Wild boar boom a problem for Sask., animal researcher warns

A University of Saskatchewan professor says a big rise in the number of wild boars is causing problems, and the feral animals could outnumber people in Saskatchewan within a decade.

Population of feral pigs could outpace humans in 10 years

Despite their growing numbers, wild boars are difficult to track during the daytime. (Wild Hog Watch)

Call it the invasion of the wild boars. 

In just a decade, Saskatchewan could see a larger population of feral pigs than its 1.1 million human beings. 

That's according to a University of Saskatchewan professor, who says they're not cute and cuddly but potentially damaging to property and to other animals.

"Certainly, the biggest concern I would have is the potential for disease transmission," said Ryan Brook, a professor in the Department of Animal Science at the University of Saskatchewan. 

"There's quite a number of important pig diseases to be really worried about."

Brook and his team have taken to the skies via planes and a helicopter as well as using ground search crews to seek out the wild boars.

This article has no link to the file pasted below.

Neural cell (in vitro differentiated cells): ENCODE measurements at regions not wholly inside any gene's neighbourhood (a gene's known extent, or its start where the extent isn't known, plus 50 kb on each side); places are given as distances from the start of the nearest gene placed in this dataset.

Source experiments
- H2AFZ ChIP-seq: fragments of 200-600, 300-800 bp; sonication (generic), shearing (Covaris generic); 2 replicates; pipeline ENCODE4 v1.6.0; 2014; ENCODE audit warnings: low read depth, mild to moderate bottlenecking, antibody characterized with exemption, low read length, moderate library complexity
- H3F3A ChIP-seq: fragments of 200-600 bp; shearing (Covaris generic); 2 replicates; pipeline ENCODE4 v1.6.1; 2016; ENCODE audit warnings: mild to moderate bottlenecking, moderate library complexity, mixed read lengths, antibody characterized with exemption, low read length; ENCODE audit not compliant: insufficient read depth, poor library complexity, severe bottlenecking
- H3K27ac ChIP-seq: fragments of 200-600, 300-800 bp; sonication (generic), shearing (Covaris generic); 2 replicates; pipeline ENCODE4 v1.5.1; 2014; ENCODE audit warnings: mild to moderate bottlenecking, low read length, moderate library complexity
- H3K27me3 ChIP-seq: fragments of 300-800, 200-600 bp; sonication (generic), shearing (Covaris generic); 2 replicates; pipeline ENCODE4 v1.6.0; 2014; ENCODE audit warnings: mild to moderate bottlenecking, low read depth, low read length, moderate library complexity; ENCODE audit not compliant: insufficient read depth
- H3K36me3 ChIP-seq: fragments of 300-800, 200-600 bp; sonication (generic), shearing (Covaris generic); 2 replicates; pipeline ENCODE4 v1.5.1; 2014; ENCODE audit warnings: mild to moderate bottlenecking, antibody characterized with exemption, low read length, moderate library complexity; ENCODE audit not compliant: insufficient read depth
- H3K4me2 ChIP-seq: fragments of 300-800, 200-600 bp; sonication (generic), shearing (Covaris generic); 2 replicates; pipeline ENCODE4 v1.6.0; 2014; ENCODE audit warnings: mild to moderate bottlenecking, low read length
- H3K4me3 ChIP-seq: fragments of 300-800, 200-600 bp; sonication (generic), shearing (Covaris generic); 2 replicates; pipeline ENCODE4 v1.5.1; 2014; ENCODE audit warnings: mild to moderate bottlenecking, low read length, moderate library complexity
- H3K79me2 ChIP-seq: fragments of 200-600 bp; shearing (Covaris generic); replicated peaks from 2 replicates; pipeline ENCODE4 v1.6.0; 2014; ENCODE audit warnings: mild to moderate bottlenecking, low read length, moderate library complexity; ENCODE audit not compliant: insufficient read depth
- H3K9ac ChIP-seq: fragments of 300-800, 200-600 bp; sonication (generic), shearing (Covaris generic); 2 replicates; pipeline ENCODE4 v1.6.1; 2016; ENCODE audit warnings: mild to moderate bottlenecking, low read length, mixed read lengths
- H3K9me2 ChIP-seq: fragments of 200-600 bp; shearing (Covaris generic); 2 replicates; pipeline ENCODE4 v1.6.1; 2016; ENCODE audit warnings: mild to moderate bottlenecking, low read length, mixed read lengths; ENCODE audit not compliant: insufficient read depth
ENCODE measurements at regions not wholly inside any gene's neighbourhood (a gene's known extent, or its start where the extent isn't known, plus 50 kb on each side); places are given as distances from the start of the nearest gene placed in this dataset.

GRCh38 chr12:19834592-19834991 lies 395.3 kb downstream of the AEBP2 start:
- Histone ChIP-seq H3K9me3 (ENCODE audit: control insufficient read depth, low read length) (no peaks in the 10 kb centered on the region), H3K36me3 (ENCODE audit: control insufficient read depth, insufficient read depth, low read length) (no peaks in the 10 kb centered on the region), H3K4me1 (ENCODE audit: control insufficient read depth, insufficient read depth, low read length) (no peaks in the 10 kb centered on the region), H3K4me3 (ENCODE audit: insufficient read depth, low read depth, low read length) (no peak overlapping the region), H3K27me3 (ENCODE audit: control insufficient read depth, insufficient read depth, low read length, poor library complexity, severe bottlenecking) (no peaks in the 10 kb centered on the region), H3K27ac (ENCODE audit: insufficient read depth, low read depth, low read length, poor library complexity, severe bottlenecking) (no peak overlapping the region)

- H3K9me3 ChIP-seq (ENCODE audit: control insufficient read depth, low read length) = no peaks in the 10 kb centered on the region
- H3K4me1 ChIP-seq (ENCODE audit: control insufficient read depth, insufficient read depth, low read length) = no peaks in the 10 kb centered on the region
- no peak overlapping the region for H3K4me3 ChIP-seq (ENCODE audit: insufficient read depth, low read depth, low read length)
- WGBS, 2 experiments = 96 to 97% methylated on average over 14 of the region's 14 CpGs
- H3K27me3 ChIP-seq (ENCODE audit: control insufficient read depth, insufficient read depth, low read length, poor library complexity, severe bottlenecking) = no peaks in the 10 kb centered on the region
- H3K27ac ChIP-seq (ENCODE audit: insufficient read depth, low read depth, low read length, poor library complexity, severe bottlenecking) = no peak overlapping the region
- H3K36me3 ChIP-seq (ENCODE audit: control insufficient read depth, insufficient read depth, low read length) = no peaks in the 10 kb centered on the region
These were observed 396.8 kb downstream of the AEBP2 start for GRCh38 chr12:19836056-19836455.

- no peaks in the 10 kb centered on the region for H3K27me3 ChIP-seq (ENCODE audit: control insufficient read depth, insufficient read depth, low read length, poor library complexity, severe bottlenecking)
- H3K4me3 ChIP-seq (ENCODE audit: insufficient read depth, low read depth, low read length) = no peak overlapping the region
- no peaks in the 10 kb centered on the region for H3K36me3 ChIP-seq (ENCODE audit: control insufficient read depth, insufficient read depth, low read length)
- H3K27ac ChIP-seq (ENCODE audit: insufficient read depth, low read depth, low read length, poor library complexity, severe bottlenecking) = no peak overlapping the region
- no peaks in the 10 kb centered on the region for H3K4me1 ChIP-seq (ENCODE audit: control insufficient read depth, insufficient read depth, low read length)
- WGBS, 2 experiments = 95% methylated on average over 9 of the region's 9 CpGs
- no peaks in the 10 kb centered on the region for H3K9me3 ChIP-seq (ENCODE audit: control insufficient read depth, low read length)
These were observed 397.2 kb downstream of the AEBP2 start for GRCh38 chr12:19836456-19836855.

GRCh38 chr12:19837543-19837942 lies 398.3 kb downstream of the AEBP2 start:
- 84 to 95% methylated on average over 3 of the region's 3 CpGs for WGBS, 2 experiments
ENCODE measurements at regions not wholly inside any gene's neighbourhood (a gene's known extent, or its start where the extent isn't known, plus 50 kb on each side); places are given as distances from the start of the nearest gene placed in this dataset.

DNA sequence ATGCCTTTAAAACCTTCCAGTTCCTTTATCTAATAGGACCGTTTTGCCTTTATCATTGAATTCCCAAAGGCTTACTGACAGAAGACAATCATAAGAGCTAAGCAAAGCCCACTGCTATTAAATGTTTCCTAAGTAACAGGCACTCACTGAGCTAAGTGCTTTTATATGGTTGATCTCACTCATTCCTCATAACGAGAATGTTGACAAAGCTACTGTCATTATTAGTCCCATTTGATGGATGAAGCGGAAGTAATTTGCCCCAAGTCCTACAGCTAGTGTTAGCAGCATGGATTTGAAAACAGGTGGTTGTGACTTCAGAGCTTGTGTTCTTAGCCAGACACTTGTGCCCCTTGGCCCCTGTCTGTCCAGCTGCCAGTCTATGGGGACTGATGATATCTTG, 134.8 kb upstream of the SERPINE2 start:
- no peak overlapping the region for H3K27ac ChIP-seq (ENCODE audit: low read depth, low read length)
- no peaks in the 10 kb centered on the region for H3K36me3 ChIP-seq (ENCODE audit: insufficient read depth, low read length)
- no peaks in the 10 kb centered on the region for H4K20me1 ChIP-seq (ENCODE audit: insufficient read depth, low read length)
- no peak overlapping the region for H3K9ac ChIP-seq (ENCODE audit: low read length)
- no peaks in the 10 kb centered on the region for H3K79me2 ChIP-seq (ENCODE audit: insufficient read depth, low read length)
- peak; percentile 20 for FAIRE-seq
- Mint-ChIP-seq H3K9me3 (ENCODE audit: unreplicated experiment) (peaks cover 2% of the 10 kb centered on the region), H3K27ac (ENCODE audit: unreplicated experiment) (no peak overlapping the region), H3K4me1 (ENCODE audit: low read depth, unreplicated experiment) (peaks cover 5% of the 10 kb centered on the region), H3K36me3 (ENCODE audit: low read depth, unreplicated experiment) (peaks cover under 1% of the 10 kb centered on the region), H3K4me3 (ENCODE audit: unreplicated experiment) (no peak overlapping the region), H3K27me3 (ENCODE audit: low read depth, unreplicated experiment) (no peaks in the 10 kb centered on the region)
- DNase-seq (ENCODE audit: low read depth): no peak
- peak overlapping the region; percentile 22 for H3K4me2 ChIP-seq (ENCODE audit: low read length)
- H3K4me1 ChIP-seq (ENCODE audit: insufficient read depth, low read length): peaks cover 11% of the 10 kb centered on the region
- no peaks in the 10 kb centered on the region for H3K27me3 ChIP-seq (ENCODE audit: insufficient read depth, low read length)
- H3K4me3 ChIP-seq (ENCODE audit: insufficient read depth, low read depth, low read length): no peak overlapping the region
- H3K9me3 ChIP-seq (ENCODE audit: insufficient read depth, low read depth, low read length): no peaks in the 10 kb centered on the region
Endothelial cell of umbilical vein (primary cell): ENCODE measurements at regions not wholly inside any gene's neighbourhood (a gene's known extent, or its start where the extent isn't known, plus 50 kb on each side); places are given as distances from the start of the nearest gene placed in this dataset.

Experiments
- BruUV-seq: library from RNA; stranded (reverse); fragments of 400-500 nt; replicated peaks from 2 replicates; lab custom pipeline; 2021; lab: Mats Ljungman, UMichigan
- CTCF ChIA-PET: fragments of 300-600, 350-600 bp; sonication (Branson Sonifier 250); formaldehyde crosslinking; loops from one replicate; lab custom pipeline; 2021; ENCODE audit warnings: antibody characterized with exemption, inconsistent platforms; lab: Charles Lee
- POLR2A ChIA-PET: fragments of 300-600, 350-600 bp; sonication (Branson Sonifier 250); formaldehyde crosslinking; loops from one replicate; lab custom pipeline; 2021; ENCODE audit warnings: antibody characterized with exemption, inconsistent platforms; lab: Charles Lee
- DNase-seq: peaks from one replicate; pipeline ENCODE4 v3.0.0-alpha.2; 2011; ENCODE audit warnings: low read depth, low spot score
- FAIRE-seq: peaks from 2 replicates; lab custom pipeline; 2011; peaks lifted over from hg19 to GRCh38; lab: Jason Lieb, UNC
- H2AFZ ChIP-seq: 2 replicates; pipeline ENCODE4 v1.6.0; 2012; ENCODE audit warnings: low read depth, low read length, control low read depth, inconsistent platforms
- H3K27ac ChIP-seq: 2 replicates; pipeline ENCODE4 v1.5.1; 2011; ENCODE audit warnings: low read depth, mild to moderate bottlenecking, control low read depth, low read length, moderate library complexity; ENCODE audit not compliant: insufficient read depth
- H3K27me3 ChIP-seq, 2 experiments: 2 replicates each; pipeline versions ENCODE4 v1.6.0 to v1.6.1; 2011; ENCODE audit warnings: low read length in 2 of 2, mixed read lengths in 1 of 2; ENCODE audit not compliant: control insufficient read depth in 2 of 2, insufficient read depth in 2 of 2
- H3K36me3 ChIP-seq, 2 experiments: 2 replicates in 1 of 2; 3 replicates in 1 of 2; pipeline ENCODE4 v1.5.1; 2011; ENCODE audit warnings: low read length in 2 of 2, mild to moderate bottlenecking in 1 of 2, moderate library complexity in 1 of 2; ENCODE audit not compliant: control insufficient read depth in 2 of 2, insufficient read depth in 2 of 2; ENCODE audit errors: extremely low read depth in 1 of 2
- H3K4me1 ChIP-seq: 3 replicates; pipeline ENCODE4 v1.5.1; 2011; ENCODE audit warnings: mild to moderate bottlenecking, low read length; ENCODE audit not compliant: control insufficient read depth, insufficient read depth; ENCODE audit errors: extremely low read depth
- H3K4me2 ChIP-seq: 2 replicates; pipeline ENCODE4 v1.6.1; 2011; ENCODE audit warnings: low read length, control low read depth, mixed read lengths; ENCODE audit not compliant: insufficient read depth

They collar them with GPS tracking devices as part of Canada's first movement study of feral pigs

"Where are these animals going? How long are they living? We do have some anecdotal evidence that suggests that there are animals that have moved to the United States from Saskatchewan," Brook said. 

An example of the root damage to property wild boars can cause. (Wild Hog Watch)

Many rural municipalities, particularly in southern Saskatchewan, have reported their findings of wild boars to the U of S search team. 

But even with their ballooning population, feral pigs are difficult to find; often emerging at night. 

A majority of the photos the team has collected are through night vision cameras. 

The challenge of finding them compared to other animals is "easily five times the work," Brook said, adding, "they are there. It's just a matter of finding them."

The team at the University of Saskatchewan says its work is focused on tracking the scope of the population and where the boars move.

Brook said they will leave it up to rural municipalities and legislators to decide what action and laws may need to be put in place. 


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